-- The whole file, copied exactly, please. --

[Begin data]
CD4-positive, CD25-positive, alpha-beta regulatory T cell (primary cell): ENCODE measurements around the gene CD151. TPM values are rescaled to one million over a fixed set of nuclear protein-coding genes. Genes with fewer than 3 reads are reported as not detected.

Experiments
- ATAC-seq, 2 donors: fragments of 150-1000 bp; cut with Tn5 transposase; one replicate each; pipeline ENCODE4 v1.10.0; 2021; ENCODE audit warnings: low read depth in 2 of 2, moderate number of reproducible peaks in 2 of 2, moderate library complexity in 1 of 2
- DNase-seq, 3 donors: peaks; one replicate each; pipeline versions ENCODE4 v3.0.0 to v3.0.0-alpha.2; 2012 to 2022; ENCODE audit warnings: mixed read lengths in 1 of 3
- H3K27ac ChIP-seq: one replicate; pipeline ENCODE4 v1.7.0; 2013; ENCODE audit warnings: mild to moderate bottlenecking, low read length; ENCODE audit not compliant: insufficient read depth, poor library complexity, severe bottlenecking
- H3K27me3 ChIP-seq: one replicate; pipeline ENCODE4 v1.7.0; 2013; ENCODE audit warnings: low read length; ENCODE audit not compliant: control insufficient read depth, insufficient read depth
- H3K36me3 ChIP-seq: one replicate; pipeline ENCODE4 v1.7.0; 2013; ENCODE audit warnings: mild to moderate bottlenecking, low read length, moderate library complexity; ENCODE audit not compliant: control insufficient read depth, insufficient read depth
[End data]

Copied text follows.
CD4-positive, CD25-positive, alpha-beta regulatory T cell (primary cell): ENCODE measurements around the gene CD151. TPM values are rescaled to one million over a fixed set of nuclear protein-coding genes. Genes with fewer than 3 reads are reported as not detected.

Experiments
- ATAC-seq, 2 donors: fragments of 150-1000 bp; cut with Tn5 transposase; one replicate each; pipeline ENCODE4 v1.10.0; 2021; ENCODE audit warnings: low read depth in 2 of 2, moderate number of reproducible peaks in 2 of 2, moderate library complexity in 1 of 2
- DNase-seq, 3 donors: peaks; one replicate each; pipeline versions ENCODE4 v3.0.0 to v3.0.0-alpha.2; 2012 to 2022; ENCODE audit warnings: mixed read lengths in 1 of 3
- H3K27ac ChIP-seq: one replicate; pipeline ENCODE4 v1.7.0; 2013; ENCODE audit warnings: mild to moderate bottlenecking, low read length; ENCODE audit not compliant: insufficient read depth, poor library complexity, severe bottlenecking
- H3K27me3 ChIP-seq: one replicate; pipeline ENCODE4 v1.7.0; 2013; ENCODE audit warnings: low read length; ENCODE audit not compliant: control insufficient read depth, insufficient read depth
- H3K36me3 ChIP-seq: one replicate; pipeline ENCODE4 v1.7.0; 2013; ENCODE audit warnings: mild to moderate bottlenecking, low read length, moderate library complexity; ENCODE audit not compliant: control insufficient read depth, insufficient read depth